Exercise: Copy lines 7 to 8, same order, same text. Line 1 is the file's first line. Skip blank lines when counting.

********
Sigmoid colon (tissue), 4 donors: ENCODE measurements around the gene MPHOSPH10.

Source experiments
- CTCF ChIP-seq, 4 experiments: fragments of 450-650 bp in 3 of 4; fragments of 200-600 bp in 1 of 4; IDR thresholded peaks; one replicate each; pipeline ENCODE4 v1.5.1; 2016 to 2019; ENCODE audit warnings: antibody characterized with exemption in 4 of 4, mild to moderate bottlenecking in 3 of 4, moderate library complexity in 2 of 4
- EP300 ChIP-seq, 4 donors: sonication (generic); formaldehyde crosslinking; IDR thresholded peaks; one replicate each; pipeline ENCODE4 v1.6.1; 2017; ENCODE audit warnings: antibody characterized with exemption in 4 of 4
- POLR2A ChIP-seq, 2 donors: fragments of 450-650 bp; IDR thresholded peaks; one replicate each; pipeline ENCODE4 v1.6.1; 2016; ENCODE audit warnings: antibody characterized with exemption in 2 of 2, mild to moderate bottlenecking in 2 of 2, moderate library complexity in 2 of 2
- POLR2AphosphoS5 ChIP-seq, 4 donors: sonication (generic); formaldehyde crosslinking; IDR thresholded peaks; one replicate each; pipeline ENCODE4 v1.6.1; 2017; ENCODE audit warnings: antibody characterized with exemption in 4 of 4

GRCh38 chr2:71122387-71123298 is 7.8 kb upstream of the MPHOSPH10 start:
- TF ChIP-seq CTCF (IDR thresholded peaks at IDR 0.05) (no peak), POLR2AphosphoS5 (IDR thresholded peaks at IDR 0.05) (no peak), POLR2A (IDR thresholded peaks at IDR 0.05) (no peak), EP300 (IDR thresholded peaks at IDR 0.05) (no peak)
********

GRCh38 chr2:71122387-71123298 is 7.8 kb upstream of the MPHOSPH10 start:
- TF ChIP-seq CTCF (IDR thresholded peaks at IDR 0.05) (no peak), POLR2AphosphoS5 (IDR thresholded peaks at IDR 0.05) (no peak), POLR2A (IDR thresholded peaks at IDR 0.05) (no peak), EP300 (IDR thresholded peaks at IDR 0.05) (no peak)